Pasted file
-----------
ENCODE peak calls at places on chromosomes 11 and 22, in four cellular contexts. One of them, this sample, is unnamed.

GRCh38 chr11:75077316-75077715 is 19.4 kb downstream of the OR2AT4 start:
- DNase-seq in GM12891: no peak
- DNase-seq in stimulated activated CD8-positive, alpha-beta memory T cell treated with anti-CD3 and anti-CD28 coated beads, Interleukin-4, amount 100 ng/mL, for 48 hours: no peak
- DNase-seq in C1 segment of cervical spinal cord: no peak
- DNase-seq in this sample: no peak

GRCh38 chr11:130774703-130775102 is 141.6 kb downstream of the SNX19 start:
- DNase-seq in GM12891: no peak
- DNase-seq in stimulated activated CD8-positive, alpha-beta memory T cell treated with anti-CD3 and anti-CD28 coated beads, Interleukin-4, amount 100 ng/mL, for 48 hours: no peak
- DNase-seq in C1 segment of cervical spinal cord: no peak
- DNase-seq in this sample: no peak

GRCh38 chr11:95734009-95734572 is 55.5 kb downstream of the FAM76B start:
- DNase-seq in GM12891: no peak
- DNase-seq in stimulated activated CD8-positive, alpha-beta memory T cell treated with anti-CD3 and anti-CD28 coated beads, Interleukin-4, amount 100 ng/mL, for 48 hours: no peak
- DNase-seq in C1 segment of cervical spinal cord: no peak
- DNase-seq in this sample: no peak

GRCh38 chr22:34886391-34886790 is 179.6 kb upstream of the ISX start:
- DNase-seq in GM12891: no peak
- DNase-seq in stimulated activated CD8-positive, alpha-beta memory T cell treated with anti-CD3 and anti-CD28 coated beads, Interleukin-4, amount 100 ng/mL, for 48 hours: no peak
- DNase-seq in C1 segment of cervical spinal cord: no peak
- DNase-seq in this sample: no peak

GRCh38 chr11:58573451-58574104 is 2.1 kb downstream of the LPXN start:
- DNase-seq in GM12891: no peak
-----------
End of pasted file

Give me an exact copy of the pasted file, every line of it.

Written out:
ENCODE peak calls at places on chromosomes 11 and 22, in four cellular contexts. One of them, this sample, is unnamed.

GRCh38 chr11:75077316-75077715 is 19.4 kb downstream of the OR2AT4 start:
- DNase-seq in GM12891: no peak
- DNase-seq in stimulated activated CD8-positive, alpha-beta memory T cell treated with anti-CD3 and anti-CD28 coated beads, Interleukin-4, amount 100 ng/mL, for 48 hours: no peak
- DNase-seq in C1 segment of cervical spinal cord: no peak
- DNase-seq in this sample: no peak

GRCh38 chr11:130774703-130775102 is 141.6 kb downstream of the SNX19 start:
- DNase-seq in GM12891: no peak
- DNase-seq in stimulated activated CD8-positive, alpha-beta memory T cell treated with anti-CD3 and anti-CD28 coated beads, Interleukin-4, amount 100 ng/mL, for 48 hours: no peak
- DNase-seq in C1 segment of cervical spinal cord: no peak
- DNase-seq in this sample: no peak

GRCh38 chr11:95734009-95734572 is 55.5 kb downstream of the FAM76B start:
- DNase-seq in GM12891: no peak
- DNase-seq in stimulated activated CD8-positive, alpha-beta memory T cell treated with anti-CD3 and anti-CD28 coated beads, Interleukin-4, amount 100 ng/mL, for 48 hours: no peak
- DNase-seq in C1 segment of cervical spinal cord: no peak
- DNase-seq in this sample: no peak

GRCh38 chr22:34886391-34886790 is 179.6 kb upstream of the ISX start:
- DNase-seq in GM12891: no peak
- DNase-seq in stimulated activated CD8-positive, alpha-beta memory T cell treated with anti-CD3 and anti-CD28 coated beads, Interleukin-4, amount 100 ng/mL, for 48 hours: no peak
- DNase-seq in C1 segment of cervical spinal cord: no peak
- DNase-seq in this sample: no peak

GRCh38 chr11:58573451-58574104 is 2.1 kb downstream of the LPXN start:
- DNase-seq in GM12891: no peak